- Financing shortfalls were particularly pronounced among firms with weak credit profiles, unprofitable firms, younger firms, and firms in urban areas.
- Applications to online lenders continued their growth trend with 32% of applicant firms turning to such lenders in 2018, up from 24% in 2017, and 19% in 2016. These applicants expected online lenders would make faster funding decisions, would be more likely to provide funding, and would not require collateral.
- Applicants who sought funding at large and small banks cited an existing relationship as the primary factor in their choice of lender.
Additional analyses from the 2018 Small Business Credit Survey will be released throughout 2019 at FedSmallBusiness.org. Future releases will take an in-depth look into specific types of small businesses, including nonemployer firms, minority-owned firms, and firms operating in low- and moderate-income communities.
Takeaways Specific to New York Fed’s Region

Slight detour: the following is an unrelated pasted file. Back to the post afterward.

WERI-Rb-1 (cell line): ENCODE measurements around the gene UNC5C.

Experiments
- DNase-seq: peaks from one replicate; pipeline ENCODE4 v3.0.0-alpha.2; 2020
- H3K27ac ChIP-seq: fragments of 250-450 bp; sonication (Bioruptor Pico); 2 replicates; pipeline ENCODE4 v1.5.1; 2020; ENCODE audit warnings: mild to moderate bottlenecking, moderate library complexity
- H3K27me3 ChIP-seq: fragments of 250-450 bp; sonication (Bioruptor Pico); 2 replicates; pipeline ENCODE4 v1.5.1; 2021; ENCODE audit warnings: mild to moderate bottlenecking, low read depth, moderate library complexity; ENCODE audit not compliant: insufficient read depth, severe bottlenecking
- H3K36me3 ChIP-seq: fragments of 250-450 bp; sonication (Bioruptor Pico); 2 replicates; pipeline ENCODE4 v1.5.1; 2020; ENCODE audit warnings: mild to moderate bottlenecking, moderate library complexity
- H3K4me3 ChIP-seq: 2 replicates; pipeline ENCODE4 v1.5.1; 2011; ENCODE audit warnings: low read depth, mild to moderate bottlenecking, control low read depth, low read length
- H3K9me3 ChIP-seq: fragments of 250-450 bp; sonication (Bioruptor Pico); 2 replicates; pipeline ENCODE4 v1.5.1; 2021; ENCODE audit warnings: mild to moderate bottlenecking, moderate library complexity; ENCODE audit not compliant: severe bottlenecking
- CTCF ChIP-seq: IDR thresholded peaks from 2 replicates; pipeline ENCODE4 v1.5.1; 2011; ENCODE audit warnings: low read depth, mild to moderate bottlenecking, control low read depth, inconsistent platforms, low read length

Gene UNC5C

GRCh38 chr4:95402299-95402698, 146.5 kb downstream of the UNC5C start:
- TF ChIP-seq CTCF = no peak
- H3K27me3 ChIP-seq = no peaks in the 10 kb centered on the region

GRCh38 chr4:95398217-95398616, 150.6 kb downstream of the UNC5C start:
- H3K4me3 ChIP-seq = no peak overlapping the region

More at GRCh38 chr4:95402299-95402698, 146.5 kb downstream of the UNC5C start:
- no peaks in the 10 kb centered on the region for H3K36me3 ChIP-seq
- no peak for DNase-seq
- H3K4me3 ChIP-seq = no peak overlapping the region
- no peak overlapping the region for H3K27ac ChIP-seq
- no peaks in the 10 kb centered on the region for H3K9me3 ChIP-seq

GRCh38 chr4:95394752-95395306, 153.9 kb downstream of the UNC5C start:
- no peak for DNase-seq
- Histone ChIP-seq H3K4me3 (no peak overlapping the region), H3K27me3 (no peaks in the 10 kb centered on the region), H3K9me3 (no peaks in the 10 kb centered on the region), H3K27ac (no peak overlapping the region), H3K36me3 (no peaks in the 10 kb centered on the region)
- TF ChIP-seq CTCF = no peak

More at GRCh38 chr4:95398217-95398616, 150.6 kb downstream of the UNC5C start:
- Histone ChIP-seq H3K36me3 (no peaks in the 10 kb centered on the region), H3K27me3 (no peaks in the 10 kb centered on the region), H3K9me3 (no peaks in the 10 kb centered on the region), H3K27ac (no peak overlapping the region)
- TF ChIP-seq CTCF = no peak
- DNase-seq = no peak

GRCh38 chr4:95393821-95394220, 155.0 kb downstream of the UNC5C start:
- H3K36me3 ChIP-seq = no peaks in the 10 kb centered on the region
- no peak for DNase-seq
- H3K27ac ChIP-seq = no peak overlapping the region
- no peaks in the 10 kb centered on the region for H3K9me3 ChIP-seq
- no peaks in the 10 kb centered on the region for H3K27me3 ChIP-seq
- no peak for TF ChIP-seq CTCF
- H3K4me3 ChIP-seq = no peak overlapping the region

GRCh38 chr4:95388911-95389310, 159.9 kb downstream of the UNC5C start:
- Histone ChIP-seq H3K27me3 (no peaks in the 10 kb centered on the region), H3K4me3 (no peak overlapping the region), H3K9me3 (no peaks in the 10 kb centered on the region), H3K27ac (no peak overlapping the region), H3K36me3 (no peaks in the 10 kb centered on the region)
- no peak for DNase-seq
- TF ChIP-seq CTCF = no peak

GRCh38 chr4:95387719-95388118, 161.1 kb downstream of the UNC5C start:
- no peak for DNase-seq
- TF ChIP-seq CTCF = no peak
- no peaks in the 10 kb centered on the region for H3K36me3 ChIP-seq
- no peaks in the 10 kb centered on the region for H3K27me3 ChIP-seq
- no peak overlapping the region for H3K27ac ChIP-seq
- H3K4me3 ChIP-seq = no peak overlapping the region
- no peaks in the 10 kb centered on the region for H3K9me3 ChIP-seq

New York Fed (Second District – CT, NJ, NY)2
- Firms in the Second District were more likely to cite the ‘Chance of being funded’ as a large factor in where they applied for credit, with 57% in the Second District noting this, compared to 48% nationally. They were also less likely to cite ‘Existing relationship with a lender’ (52% compared to 60% nationally) as a factor.
- Second District firms were more likely to have applied for financing in the prior 12 months, with 47% submitting at least one application, compared to 43% nationwide. Online lenders made up a larger percentage of these applications, with 41% of applicants in the Second District applying there, compared to 32% nationally.
- Firms in the Second District were significantly less likely to report revenue increases, with 49% having increased revenues in the prior 12 months compared to 57% nationally.
- Second District firms were less likely to report improving profitability in the prior 12 months (32% compared to 41% nationally). They were also less likely to raise prices (42%) than firms nationwide (49%).
- Second District firms were more likely to report difficulties paying operating expenses (48%) compared to the entire country (40%). Overall, Second District firms experienced financial challenges more often (72%) than firms nationwide (64%).
- Firms in New York State were much more likely to self-report as medium or high credit risks, with 53% compared to 36% nationally.
- Firms in New York State were more likely to report rising input costs (79%) than firms nationwide (73%).